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Category — Aquaculture

Forget Chicken Coops—Fish Ponds Could Be the Future of Urban Farming


Aquaponics systems allow you to raise both vegetables and fish in tight spaces.

By Sarah McColl
Take Part
November 13, 2014


In a 950-square-foot second-floor walk-up in Manhattan, Jonathan Kadish grows rainbow chard, bok choy, and lettuce in a four-foot-square nook near his desk. It’s a two-story system: A soilless bed sits atop a fish tank in which two $3 pet-store goldfish swim. Kadish’s tiny garden is intended as a supplemental food source only, but it’s a small, urban-scale model of sustainable agriculture that has a growing number of people excited. “I get people from all over the world who ask to come visit and check it out,” he says.

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November 21, 2014   No Comments

Fish farm planned in central Iowa city to employ 150 people

The former Beam building to become aquacultural business in Webster City.

The farm will raise Barramundi which is meaty and popular in Australia.

Webster City, Iowa
Nov 4, 2014


The company’s president, Keith Driver, said the 270,000-square-foot building will have about 215 fish tanks that can each store about 10,000 gallons of water. About 20,000 pounds of fish can be raised annually in each tank, he said.

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November 12, 2014   Comments Off

Fishy business: Micah’s tilapia at Saint Louis University Urban Outreach Greenhouse

stumpSustainability: Dr. Stump works with the tilapia and plants in SLU’s greenhouse. Stump sees the project as an important model of future food production. Photo by John Schuler.

Stump and other leaders of the Urban Project want to give students a glimpse of what the world might look like in the future

Posted by Jessica Winter
The University News
Sept 19, 2014


In its mission statement, Saint Louis University pledges dedication to the service of humanity and innovative studies required to transform society. Helping to carry out this aspect of the mission is SLU’s Urban Outreach Greenhouse project – a program that works to promote urban agricultural sustainability.

The Greenhouse project is one of many efforts attached to SLU’s Urban Project endeavor, an effort that started in 2009 and is spearheaded by professors Donald Stump, Richard Colignon, and Robert Cropf. The Urban Project aims to make advances in education and efforts in facing present and future urban issues. One of these current problems concerns food deserts, or geographic areas that struggle to obtain nutritious and affordable food.

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September 26, 2014   Comments Off

University of Michigan graduate student uses vacant Detroit house for urban shrimp farming

University of Michigan graduate student Lizzie Grobbel holding a young shrimp in a net. Photo credit: Clive Waldron.

“Detroit has an estimated 79,000 vacant homes, many of which the city wants to demolish.”

By Jeremy Allen
Aug 10, 2014


Lizzy Grobbel, an environmental engineering master’s student and a Dow Sustainability Fellow at U-M, is pursuing a pilot project called “urban revitalization through sustainable small-scale aquaculture.”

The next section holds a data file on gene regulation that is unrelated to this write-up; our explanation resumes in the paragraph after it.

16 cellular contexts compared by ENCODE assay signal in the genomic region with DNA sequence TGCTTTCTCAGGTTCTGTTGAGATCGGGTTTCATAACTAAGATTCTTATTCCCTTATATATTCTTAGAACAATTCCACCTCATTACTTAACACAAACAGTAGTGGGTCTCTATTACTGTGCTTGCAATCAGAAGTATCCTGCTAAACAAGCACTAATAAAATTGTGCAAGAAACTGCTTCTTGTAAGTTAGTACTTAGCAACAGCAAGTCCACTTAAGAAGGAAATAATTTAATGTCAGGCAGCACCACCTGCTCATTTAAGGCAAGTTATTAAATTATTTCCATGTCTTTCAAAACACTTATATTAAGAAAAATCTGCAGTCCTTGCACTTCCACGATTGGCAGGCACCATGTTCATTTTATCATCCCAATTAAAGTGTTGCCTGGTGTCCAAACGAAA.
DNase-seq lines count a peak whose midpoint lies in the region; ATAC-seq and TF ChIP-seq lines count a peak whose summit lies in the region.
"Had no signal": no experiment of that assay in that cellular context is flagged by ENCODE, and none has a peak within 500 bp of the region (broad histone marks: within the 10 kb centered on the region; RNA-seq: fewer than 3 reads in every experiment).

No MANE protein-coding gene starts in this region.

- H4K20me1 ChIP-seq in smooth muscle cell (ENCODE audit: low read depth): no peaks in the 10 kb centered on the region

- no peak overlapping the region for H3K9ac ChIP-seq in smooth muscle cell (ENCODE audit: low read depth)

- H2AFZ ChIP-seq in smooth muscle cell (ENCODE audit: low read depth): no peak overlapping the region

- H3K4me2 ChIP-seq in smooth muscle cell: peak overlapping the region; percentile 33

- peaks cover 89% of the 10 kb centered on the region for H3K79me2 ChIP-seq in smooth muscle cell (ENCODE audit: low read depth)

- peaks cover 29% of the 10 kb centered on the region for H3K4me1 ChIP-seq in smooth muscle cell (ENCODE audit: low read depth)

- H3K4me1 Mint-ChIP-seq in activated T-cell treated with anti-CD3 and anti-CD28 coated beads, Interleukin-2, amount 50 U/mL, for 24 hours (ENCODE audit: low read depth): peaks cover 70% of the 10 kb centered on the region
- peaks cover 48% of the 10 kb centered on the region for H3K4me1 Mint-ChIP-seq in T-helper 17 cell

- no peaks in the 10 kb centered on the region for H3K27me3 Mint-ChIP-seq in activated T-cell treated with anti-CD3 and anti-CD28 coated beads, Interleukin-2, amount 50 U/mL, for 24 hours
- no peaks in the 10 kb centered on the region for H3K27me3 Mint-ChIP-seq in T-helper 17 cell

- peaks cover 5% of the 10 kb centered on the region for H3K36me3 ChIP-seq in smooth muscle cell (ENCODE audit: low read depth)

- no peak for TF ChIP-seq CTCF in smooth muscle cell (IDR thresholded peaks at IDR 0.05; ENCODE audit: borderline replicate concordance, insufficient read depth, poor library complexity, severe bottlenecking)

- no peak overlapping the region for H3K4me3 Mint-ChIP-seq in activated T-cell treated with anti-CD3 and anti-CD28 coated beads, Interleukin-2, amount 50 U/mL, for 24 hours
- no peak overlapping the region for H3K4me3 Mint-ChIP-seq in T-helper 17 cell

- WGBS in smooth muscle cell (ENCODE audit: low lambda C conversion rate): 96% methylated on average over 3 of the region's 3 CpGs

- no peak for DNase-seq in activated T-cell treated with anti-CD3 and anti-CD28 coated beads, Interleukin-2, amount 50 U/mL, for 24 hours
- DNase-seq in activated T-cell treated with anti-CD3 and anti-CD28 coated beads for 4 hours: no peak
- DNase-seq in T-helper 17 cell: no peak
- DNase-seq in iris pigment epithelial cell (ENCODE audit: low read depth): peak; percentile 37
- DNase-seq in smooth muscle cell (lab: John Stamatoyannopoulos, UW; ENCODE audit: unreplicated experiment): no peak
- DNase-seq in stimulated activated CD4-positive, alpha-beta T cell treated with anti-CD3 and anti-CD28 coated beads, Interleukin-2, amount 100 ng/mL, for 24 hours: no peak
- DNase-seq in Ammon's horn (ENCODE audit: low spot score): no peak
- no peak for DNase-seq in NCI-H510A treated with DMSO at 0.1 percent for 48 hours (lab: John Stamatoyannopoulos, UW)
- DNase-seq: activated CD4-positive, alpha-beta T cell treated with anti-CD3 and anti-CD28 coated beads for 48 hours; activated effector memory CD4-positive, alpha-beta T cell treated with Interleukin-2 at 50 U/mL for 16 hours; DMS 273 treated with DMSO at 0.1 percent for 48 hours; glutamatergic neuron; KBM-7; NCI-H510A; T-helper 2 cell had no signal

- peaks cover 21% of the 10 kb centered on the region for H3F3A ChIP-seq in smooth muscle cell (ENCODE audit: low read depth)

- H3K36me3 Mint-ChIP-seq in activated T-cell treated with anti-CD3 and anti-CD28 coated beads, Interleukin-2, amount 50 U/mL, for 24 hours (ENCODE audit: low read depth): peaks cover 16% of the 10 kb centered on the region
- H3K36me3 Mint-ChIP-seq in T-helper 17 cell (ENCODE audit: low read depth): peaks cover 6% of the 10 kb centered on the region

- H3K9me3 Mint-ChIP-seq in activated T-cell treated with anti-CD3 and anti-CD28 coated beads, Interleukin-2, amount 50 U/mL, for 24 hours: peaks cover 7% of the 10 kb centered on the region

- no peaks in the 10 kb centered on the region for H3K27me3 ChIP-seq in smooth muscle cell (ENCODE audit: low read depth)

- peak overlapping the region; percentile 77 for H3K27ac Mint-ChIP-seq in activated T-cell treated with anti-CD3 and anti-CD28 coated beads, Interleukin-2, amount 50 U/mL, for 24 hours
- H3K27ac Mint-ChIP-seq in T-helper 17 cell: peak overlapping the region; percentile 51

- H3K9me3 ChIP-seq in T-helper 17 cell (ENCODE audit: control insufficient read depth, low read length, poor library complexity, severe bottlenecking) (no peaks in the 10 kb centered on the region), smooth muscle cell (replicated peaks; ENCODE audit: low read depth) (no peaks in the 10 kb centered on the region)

Her mission: turning a vacant Detroit house into a shrimp farm.

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August 18, 2014   Comments Off

Tech entrepreneurs set their sights on urban farming

Growing indoors uses 98% less water and 70% less fertilizer than traditional methods, and has a higher yield. Photo: Rex Features.

As emerging lighting and automation technology plant the seeds for urban farming, a growing number of entrepreneurs are getting green thumbs

By Martin LaMonica
5 July 2014


So far, indoor farms still contribute little to the global food system because production costs are higher than conventional growing methods. And they tend to use more electricity. But businesses are starting take advantage of new technologies, including energy-efficient LED lighting and automated systems, to bring down costs. As these technologies become standardized, indoor farming will make sense in more locations, says Chad Sykes, CEO of Indoor Harvest, which builds custom indoor farms for professional growers.

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July 23, 2014   Comments Off

An Abandoned Mall in Bangkok Becomes an Urban Aquarium

Photo by Jesse Rockwell.

At some point in the early 2000’s an unknown person began introducing a small population of exotic Koi and Catfish species.

By Jesse Rockwell
A Taste of the Road


Down a nondescript soi in old town Bangkok lies a relatively unknown hidden gem. Without a good knowledge of Bangkok geography, one would be hard pressed to believe anything interesting lies behind this gate.

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July 11, 2014   Comments Off

Toronto’s commercial aquaponics farm showcases “farming of the future”

Aquaponics at The Working Centre Kitchener, Ontario.

There are many small-scale aquaponic farms in the city right now, but most are just hobby farms running in people’s basements.

By Phoebe Ho, Yan Zhonghua


TORONTO, June 27 (Xinhua) — There’s lush green lettuce, plump tomatoes and fragrant basil all growing in a bed of water in a 2, 000-sq-ft (about 186 square meters) greenhouse in Toronto, the largest city of Canada.

It’s all part of a pilot project an urban farmer is hoping will help showcase the benefits of a waste-free system which combines aquaculture and hydroponics. He’s hoping the large-scale commercial aquaponics farm he built nearly two months ago will help persuade others into making the switch from conventional farming.

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July 7, 2014   Comments Off

Grown in Detroit, but not in the ground: The next evolution of urban agriculture

Herb beds at CDC farm & fishery.

In the building’s basement are several large tanks holding approximately 4,500 tilapia fish in various stages of growth

By Matthew Lewis
Model Media